Saturday, February 2, 2008

Mad Science the Sivana Way

Just so you won't think I'm 100% hater when it comes to silver-age science, let's have another look at a book our friend at Alternate Universe sold me for cheap. Here, my friends, is Shazam! #11, welcoming in the year 1974.

It's a three-story comic, opening with a queasy-making story about a flood of cherry Jell-O that threatens to overwhelm the city (not even Captain Marvel can eat it fast enough). Second is a fairly amusing tale about a mailman who dresses up as Cape-Man (a tubby Superman with a ski mask) in order to get respect. Both of those stories, really, deserve some attention, and maybe after I've worked my way through the rest of the Joe Stinson Collection I'll come back to them.

But this evening we are here to discuss the Sivanas and their hatred not only of the Big Red Cheese but that other jolly red-clad hero, Santa. This is the story of how Dr. Sivana, "The World's Maddest Scientist," with his children Sivana Junior and Georgia, tried to ruin Christmas. How can you not love these ugly mugs?

I love the hereditary overbite, the horrible nose, and the habitual scowl. The art in this story is by Kurt Schaffenberger, and I have to say it's really charmingly lively, silly, and fun. I wish more modern comics looked like this.

That giant clock Sivana is sitting at? It's a machine that controls the speed of time.

You might think that I'd object to that. "What? The Sivanas can control the speed of time, and all they want to do is to ruin Christmas? Why not use that sort of crazy-scientist chrono-knowhow to do something more practical?" But that's not the sort of story this is trying to be. It never asks you to take it seriously,* and it never asks you to believe that Sivana is motivated by anything other than a perverse desire to spoil other people's happiness. If he used the big clock to rob banks, I'd call stupid on that, but to me this is just fun.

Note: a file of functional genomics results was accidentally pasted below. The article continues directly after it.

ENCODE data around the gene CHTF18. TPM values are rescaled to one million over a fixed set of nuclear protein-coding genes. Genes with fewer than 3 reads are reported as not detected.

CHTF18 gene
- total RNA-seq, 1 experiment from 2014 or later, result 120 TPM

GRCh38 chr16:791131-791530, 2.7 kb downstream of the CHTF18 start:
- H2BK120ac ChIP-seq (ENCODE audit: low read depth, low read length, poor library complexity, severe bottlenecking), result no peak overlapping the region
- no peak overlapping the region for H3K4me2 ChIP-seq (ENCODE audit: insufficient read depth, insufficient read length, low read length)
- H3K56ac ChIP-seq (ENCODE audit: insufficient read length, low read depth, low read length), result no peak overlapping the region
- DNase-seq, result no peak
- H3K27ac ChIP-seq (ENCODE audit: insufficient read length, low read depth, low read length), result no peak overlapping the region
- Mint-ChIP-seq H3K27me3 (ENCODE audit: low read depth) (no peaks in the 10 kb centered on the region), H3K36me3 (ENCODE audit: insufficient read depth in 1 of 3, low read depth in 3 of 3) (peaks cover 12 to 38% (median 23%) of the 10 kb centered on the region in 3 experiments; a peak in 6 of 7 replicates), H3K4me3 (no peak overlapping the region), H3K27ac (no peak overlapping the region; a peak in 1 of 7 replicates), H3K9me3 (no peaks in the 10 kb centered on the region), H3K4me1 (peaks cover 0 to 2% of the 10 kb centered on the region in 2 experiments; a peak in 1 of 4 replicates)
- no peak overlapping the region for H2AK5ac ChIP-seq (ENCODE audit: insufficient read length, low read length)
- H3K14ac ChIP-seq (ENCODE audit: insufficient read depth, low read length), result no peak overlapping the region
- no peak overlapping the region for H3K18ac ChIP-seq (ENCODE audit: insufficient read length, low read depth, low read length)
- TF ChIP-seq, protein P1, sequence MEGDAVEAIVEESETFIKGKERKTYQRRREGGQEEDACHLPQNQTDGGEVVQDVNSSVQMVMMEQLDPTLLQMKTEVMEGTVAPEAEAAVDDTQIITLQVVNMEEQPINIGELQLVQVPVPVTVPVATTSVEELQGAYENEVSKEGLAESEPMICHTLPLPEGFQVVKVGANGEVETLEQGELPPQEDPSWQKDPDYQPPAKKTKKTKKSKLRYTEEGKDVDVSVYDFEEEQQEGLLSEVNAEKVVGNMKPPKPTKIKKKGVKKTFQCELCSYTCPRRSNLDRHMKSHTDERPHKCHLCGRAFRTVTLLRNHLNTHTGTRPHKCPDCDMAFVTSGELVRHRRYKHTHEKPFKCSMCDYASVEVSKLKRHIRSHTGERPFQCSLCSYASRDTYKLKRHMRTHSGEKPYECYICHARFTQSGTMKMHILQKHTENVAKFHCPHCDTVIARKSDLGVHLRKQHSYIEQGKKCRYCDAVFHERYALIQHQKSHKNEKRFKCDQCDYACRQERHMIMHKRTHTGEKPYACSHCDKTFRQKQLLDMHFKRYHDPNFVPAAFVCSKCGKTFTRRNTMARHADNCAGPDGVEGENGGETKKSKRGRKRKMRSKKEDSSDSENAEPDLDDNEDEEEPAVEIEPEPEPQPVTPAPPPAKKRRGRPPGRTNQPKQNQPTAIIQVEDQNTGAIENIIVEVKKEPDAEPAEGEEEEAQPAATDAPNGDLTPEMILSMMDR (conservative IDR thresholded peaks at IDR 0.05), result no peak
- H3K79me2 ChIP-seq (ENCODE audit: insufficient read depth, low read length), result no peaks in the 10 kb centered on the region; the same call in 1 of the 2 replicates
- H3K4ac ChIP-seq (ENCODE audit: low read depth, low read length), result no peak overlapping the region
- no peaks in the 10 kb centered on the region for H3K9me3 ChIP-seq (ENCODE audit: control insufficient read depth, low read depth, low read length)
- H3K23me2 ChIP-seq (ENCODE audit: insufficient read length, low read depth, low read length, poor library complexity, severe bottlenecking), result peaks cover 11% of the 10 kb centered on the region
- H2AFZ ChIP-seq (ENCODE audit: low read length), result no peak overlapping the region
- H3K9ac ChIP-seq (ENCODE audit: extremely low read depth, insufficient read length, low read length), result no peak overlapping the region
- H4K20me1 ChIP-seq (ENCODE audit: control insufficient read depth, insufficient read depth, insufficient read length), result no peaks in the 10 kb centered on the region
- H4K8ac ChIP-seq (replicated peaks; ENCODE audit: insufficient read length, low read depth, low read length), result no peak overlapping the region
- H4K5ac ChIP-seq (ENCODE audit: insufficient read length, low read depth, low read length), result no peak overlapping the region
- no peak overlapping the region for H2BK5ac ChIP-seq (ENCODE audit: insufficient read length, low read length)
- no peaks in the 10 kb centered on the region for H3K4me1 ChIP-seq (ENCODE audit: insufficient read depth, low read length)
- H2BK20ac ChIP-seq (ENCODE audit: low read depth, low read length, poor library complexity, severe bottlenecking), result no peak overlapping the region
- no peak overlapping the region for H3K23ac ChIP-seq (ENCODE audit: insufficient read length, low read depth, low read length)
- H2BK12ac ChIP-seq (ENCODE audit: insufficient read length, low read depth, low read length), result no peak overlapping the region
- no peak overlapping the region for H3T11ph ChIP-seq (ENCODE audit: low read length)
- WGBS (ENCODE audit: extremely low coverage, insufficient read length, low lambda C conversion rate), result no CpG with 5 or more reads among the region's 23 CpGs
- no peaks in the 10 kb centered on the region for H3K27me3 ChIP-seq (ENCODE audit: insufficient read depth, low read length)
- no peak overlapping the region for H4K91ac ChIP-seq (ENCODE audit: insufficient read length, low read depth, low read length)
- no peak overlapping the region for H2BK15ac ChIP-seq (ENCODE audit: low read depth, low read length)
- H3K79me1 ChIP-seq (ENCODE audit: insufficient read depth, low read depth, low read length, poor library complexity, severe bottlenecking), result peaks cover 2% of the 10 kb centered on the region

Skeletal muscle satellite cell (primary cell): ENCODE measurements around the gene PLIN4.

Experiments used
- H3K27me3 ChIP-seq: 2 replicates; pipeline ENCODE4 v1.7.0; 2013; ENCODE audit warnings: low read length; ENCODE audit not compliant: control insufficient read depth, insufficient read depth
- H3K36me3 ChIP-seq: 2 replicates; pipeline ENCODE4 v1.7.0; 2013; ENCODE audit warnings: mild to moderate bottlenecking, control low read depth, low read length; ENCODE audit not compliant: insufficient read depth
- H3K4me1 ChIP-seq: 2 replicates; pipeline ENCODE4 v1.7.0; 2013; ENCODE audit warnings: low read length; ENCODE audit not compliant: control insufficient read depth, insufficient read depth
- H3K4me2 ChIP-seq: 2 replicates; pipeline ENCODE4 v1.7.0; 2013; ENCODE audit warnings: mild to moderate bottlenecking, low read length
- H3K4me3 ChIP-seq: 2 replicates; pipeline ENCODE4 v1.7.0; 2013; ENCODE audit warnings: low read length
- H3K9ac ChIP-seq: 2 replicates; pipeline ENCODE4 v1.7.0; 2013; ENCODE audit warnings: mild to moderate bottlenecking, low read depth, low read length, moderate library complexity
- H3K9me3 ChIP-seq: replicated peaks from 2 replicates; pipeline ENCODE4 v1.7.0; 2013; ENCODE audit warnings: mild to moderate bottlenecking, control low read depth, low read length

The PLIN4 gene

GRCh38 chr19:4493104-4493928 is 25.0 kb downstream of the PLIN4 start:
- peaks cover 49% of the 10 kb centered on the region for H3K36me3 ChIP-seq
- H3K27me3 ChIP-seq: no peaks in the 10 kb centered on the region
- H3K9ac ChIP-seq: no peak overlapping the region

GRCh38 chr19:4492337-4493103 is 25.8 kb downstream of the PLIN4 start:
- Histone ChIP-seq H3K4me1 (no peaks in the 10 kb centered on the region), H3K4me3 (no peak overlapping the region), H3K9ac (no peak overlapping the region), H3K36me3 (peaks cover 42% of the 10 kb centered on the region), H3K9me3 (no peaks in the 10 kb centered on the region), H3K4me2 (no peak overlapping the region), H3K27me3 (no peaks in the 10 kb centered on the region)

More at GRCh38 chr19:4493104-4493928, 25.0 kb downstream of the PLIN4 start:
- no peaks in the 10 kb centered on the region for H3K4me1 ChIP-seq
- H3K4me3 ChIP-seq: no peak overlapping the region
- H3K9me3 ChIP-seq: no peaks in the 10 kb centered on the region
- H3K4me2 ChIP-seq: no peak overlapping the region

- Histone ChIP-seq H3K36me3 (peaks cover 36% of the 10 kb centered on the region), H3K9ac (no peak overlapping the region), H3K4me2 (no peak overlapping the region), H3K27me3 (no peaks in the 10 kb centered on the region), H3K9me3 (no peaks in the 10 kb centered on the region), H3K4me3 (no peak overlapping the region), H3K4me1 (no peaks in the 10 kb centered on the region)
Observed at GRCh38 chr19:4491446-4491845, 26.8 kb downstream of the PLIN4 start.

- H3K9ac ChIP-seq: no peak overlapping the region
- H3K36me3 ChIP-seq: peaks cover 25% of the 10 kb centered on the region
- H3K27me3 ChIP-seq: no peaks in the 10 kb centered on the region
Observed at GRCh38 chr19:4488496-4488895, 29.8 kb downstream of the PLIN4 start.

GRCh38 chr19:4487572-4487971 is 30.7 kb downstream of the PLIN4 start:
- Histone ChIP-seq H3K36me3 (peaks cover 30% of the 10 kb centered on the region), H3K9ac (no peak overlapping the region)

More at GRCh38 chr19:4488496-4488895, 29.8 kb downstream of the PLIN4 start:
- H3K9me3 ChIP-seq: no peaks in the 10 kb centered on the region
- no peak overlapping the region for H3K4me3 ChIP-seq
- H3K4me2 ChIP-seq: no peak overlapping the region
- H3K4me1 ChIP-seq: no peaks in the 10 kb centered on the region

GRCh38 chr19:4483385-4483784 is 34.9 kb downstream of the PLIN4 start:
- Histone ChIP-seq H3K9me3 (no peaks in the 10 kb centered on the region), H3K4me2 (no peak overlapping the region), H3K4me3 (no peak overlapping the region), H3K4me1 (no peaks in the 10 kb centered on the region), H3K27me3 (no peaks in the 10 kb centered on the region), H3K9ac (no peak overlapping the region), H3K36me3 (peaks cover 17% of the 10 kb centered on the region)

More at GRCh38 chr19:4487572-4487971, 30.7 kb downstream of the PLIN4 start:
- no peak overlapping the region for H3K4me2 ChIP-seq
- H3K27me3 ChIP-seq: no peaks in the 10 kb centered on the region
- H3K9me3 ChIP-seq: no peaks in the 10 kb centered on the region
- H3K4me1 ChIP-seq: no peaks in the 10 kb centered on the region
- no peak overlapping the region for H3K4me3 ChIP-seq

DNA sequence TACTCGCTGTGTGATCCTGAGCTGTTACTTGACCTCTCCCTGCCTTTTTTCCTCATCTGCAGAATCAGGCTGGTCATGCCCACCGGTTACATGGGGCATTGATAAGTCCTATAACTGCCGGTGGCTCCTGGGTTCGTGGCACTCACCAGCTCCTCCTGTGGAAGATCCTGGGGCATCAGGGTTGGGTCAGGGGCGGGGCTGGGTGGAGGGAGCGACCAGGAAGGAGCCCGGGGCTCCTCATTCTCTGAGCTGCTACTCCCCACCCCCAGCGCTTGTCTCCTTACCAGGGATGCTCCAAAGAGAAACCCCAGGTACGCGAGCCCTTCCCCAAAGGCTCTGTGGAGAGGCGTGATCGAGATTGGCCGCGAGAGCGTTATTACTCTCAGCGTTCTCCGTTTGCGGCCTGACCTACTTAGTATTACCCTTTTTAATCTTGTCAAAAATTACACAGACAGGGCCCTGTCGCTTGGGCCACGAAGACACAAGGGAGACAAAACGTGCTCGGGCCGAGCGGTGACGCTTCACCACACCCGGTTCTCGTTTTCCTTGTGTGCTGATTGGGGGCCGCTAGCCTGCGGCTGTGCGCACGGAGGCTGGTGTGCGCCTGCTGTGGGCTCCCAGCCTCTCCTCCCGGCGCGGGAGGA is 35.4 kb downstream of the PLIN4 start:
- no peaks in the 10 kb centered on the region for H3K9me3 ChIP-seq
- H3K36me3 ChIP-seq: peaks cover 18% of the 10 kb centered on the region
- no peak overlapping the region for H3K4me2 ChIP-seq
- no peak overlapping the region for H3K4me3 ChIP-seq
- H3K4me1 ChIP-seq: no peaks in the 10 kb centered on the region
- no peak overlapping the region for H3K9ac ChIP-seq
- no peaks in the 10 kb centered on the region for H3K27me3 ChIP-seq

I mean, what reason is there for Georgia Sivana to be blowing bubblegum in the background of that panel? This is a story really written for kids. (There's even a point when the narrator in the captions tries to imply that despite any doubts you might be starting to have, Santa really might exist.)

Once time speeds up and the Marvel Family tries to solve the problem, they bump into Santa and he tells them that the Sivanas are behind it. (He knows when you've been bad or good, after all, so he knows what the Sivanas are up to.) The Marvels quickly burst into the Sivana lab and, with their combined strength, yank the clock hands back around so that time moves backwards and Christmas starts all over again at the normal pace.

This is the kind of world we're in: a machine so complicated that it can change all of time is also so simple that physically forcing it to run backwards will make all of its mechanisms reverse their effects. Maybe that's a little naïve, even for this sort of comic, but if the problem couldn't be solved by brute force, Captain Marvel would be up a creek, right?

(Another thing that seems impossible to imagine in today's comics: notice the way that Mary Marvel, despite some really awkward positioning, is not set up in a cheesecake pose.)